foundation. It is in central VA near SMLake. I have bought into a new development and so far am the only person to request a full poured basement. The builders are telling me that they do not use rebar in a 10"pour. The county states it is only nesc. if over 7 ft of backfill. They are using 6,all heavy clay soil. I have told the builder, which I do not want to do, no rebar, no house. What is your input on this, also, what is the minimum size and spacing for a 10"poured. thank you in advance.
[QUOTE]Originally posted by nep0312:
foundation. It is in central VA near SMLake. I have bought into a new development and so far am the only person to request a full poured basement. The builders are telling me that they do not use rebar in a 10"pour. The county states it is only nesc. if over 7 ft of backfill. They are using 6,all heavy clay soil. I have told the builder, which I do not want to do, no rebar, no house. What is your input on this, also, what is the minimum size and spacing for a 10"poured. thank you in advance. The house is being built on top of a hillside, not on the bottom of a slope.
Your State building code (IRC 2000) requires rebar for 10" foundations, but it depends on the overall height of the foundation wall, the height of the unbalanced backfill, and the soil type.
Unbalanced backfill height is the difference in height between the interior and exterior grade surfaces measured from the top of the concrete slab on the inside to the level of the ground soil on the outside.
But presuming a 10" thick wall with an overall 8 foot wall height in type CL soil (heavy clay) and an unbalanced bakcfill height of 5 feet, you would need #4 rebar spaced at 48" on center. At 8 feet of unbalanced bakcfill height the minimum requirements rise to #7 rebar at 56" on center.
Without knowing your precise soil type and actually height of your unbalanced backfill, it is not possible to give you the exact requirements.
Your building code inspector can.
Generally speaking no reinforcing steel is required for unbalanced backfill height for any type fo soil if that height is less than 4 feet for 10" thick walls.
Alternative methods can also apply.
If you can tell us what the unbalanced backfill height will be in feet, we may be able to give a more precise answer.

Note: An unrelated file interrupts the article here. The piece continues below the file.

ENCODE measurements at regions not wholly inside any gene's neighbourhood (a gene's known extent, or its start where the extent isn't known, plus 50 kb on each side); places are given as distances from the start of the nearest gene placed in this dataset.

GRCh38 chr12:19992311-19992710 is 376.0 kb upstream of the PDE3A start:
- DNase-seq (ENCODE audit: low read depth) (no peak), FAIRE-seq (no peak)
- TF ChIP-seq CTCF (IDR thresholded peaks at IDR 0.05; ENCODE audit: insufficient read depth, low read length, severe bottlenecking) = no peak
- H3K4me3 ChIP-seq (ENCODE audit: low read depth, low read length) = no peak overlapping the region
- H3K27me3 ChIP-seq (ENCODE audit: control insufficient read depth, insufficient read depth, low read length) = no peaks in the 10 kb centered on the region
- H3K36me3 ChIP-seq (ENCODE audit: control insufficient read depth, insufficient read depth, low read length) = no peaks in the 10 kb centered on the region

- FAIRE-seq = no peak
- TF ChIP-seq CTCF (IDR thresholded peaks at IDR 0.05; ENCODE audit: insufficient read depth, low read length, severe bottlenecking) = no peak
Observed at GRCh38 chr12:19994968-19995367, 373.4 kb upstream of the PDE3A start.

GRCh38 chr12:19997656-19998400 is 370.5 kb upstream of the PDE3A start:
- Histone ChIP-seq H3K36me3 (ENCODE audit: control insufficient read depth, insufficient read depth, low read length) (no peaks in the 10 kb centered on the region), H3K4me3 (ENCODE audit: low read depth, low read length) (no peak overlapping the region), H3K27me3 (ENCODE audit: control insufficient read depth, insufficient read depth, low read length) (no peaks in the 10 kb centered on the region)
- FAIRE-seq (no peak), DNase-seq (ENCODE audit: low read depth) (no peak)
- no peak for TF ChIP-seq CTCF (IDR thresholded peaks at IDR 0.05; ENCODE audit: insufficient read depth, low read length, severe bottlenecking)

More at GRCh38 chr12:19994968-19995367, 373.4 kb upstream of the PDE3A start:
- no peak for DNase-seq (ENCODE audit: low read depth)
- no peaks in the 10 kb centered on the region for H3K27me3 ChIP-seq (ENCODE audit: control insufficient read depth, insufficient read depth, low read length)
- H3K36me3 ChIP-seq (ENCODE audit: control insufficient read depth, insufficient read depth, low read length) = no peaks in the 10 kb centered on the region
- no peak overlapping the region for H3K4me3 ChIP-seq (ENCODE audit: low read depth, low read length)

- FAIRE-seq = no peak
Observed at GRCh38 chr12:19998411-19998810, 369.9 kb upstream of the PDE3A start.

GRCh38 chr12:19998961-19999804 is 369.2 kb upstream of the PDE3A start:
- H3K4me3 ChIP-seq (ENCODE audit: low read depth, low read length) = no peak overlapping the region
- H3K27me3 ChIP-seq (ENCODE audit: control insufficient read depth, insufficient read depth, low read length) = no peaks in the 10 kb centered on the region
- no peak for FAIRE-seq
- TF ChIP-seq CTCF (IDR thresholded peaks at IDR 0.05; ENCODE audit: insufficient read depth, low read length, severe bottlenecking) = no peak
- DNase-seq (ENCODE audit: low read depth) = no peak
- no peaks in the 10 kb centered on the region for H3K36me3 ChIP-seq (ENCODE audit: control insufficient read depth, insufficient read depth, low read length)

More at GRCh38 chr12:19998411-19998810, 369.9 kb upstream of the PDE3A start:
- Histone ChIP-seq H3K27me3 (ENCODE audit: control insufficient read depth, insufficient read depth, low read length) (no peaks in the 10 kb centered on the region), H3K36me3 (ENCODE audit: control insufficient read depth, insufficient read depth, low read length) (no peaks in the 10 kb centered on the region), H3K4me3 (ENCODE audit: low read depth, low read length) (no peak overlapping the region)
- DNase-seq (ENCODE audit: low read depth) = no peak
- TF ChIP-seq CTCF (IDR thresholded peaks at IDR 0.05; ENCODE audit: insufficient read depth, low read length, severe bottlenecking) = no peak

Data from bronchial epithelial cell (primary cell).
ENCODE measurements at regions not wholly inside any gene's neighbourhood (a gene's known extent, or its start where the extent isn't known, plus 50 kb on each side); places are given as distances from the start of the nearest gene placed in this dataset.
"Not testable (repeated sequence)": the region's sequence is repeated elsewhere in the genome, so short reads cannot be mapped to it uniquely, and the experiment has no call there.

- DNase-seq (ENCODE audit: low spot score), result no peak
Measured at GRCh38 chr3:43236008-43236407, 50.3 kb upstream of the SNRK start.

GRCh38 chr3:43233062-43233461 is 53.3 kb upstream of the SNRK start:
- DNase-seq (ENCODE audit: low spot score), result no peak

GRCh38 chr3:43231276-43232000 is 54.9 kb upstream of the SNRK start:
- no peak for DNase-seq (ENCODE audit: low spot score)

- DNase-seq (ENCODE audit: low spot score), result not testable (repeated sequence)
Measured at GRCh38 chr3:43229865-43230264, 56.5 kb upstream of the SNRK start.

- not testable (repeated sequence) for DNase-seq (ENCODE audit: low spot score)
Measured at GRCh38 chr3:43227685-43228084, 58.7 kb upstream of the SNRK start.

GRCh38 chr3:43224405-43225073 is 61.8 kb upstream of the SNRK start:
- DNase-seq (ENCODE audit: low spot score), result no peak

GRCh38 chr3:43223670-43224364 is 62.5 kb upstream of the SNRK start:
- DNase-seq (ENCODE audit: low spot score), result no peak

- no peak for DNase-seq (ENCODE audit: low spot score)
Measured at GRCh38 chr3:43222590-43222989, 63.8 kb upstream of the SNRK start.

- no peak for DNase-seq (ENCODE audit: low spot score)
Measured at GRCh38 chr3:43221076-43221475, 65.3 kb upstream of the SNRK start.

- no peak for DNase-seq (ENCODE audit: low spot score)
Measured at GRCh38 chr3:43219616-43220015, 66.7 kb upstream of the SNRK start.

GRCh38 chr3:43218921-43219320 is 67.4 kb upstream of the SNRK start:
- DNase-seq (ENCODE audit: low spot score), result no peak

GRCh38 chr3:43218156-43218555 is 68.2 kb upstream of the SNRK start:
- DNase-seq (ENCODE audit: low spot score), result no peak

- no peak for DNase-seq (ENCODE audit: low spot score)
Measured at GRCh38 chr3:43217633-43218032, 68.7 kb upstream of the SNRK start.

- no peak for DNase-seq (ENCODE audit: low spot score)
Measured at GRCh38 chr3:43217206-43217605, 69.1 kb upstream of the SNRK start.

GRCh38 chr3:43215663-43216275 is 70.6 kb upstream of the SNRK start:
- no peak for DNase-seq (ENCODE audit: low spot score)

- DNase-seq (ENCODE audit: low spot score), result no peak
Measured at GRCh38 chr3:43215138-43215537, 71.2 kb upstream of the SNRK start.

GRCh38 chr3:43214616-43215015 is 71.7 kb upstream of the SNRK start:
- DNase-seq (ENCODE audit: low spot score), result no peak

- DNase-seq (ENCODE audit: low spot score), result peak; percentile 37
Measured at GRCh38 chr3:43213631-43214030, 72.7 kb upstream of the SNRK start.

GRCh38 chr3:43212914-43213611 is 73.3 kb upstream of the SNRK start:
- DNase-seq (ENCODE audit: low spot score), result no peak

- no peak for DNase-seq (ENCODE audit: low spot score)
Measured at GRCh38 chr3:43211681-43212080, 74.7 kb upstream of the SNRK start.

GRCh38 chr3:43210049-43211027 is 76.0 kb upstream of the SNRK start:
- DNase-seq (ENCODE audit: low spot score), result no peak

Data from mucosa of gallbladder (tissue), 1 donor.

Thanks. The backfill he stated is 6 ft, clay. The county is using the worst poss. soil as the rating. The height is 8 or 9 ft, they have not told me yet. The county states that anything over 7 ft of backfill needs rebar. I am having rebar in no matter what. What size and spacing do you recommend?
i do not always agree with this Tim Carter guy but do here in regards to using reinforcing bars for basement walls. See following article http://www.askthebuilder.com/569_Backfilling_a_Foundation_Wall.shtml
I would also want all peastone/gravel for backfill and waterproof walls with Thick tar & visqueen, damproofing is basically nothing . And using equipment near ANY basement walls can Crack walls,gl.
Virginia's Uniform State Building Code 2000 (USBC) requires your builder to use rebar in this application. There is no refusal he can make about it by law.
For 10" thick walls 8 feet high with an unbalanced backfill height of 6 feet using the worst soil case, the IRC 2000 Code/Va USBC requires no less than #5 rebar at 56" on center.
For the same wall but 9 feet high with unbalanced fill of 6 feet, the Code requires a minimum of #4 rebar at 32" on center.
This comes directly from Table R404.1.1(4) of the 2000 IRC/Va USBC 2000.
Note also, that the Code states in section R404.1.3 that an engineer's design is required when the walls are subject to hydrostatic pressure from groundwater, which may be your case depending upon your soil/water conditions on the lot.
This means you would need an engineer's stamp on your foundation plans before you can get it past the plan reviewer and get a permit.
If your builder is refusing to follow the State Code on this matter, frankly, you should look for another builder.
But I'm concerned that your County is saying that anything over 7 feet requires rebar because your State Code insists that any unbalanced backfill over 4 feet requires the foundation to be reinforced.